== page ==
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Posted by Massachusetts Legal Resources - November 29, 2017 at 4:44 pm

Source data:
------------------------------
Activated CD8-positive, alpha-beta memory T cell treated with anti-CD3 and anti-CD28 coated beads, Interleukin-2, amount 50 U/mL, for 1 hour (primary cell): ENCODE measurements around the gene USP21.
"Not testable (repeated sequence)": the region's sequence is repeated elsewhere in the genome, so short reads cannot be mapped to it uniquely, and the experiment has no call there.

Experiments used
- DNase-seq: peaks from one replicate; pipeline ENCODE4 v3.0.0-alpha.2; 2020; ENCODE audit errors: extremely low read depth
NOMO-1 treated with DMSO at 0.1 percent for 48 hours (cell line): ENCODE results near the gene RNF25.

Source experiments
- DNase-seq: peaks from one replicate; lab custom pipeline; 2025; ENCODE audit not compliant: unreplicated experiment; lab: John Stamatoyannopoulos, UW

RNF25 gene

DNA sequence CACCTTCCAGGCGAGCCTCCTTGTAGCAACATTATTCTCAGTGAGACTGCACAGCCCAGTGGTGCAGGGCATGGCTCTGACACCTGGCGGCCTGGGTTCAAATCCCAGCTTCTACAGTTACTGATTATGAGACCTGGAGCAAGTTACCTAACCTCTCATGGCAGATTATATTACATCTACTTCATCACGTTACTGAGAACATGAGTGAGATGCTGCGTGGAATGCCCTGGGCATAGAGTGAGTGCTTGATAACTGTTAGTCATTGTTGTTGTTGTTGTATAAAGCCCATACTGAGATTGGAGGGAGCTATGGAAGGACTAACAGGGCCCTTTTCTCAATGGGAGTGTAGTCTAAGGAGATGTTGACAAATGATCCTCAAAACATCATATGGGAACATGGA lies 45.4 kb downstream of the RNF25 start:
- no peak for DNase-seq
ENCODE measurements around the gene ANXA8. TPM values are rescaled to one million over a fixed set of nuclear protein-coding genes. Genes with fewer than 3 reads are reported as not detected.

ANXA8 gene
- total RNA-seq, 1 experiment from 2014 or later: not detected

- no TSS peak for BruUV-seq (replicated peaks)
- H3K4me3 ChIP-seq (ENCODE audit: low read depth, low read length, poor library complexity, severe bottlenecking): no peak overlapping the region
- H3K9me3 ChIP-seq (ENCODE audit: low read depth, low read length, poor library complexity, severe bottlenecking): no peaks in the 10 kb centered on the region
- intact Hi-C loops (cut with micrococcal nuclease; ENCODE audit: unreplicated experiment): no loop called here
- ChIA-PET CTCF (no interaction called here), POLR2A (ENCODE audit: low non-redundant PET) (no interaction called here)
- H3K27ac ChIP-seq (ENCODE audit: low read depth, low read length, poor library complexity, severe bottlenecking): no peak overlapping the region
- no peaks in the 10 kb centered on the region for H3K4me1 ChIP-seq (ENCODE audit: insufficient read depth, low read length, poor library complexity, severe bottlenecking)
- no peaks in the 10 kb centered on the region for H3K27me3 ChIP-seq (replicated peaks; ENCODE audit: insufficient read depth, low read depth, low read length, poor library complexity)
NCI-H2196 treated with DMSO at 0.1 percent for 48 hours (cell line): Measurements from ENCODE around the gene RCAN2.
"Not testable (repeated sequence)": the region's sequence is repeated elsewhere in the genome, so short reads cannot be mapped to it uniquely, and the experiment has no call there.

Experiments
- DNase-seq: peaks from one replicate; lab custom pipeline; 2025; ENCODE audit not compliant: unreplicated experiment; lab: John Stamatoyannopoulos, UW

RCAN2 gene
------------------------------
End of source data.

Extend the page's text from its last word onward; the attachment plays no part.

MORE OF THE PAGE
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Retirement Board of Stoneham v. Contributory Retirement Appeal Board, et al. (Lawyers Weekly No. 10-189-16)